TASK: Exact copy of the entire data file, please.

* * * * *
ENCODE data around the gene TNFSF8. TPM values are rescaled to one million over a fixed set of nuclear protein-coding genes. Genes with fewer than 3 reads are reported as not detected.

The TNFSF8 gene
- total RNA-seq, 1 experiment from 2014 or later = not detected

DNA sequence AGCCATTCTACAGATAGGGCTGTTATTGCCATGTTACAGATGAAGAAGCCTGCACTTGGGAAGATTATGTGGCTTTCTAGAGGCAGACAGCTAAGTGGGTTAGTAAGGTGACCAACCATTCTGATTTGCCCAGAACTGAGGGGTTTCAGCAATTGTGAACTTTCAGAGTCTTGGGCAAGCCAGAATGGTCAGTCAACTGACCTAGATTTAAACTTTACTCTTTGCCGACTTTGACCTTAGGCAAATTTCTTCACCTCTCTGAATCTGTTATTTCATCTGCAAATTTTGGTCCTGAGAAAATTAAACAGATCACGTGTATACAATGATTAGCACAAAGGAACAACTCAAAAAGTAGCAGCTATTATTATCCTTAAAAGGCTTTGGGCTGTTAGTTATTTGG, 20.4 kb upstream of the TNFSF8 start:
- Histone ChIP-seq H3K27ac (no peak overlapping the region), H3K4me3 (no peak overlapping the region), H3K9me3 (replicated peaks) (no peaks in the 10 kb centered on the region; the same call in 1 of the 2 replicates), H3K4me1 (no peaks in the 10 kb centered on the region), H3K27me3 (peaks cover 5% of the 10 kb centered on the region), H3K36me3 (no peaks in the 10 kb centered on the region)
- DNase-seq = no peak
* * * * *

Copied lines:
ENCODE data around the gene TNFSF8. TPM values are rescaled to one million over a fixed set of nuclear protein-coding genes. Genes with fewer than 3 reads are reported as not detected.

The TNFSF8 gene
- total RNA-seq, 1 experiment from 2014 or later = not detected

DNA sequence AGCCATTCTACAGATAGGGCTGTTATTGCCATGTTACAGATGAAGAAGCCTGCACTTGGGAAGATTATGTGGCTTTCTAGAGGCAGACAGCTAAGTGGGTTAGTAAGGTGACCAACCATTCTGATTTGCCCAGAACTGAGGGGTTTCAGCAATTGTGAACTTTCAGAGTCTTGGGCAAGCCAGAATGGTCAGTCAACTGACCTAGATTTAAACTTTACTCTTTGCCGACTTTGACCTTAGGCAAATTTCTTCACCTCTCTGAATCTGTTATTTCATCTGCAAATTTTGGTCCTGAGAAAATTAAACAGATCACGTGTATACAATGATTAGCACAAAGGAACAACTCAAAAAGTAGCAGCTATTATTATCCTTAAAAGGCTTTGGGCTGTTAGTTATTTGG, 20.4 kb upstream of the TNFSF8 start:
- Histone ChIP-seq H3K27ac (no peak overlapping the region), H3K4me3 (no peak overlapping the region), H3K9me3 (replicated peaks) (no peaks in the 10 kb centered on the region; the same call in 1 of the 2 replicates), H3K4me1 (no peaks in the 10 kb centered on the region), H3K27me3 (peaks cover 5% of the 10 kb centered on the region), H3K36me3 (no peaks in the 10 kb centered on the region)
- DNase-seq = no peak